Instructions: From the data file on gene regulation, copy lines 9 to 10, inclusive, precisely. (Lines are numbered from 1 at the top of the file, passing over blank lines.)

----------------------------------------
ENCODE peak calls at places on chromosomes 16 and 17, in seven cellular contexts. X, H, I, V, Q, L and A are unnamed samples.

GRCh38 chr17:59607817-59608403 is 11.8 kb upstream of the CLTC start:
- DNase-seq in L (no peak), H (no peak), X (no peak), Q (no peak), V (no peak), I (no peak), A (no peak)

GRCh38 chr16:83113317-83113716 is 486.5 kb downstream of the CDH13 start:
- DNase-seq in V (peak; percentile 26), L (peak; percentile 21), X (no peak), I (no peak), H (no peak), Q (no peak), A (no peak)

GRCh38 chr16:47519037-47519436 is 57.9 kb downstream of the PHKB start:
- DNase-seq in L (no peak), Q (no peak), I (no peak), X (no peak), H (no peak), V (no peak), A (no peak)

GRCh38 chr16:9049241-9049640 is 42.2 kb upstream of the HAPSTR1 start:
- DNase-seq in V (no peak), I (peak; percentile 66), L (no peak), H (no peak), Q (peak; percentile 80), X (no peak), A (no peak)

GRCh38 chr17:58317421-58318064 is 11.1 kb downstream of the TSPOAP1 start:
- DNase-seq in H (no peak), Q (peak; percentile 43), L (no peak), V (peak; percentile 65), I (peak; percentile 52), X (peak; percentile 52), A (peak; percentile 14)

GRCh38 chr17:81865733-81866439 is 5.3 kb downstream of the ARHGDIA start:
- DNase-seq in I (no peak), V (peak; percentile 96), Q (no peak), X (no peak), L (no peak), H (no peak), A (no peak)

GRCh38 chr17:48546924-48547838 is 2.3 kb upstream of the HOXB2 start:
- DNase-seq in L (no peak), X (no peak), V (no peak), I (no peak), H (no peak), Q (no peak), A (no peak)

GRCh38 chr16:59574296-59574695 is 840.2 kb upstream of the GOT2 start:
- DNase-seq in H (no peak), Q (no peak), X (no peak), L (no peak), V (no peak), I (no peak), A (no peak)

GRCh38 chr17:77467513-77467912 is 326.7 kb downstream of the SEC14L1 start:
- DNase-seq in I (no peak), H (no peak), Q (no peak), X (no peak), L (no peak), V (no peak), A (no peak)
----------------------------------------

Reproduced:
- DNase-seq in V (no peak), I (peak; percentile 66), L (no peak), H (no peak), Q (peak; percentile 80), X (no peak), A (no peak)

GRCh38 chr17:58317421-58318064 is 11.1 kb downstream of the TSPOAP1 start: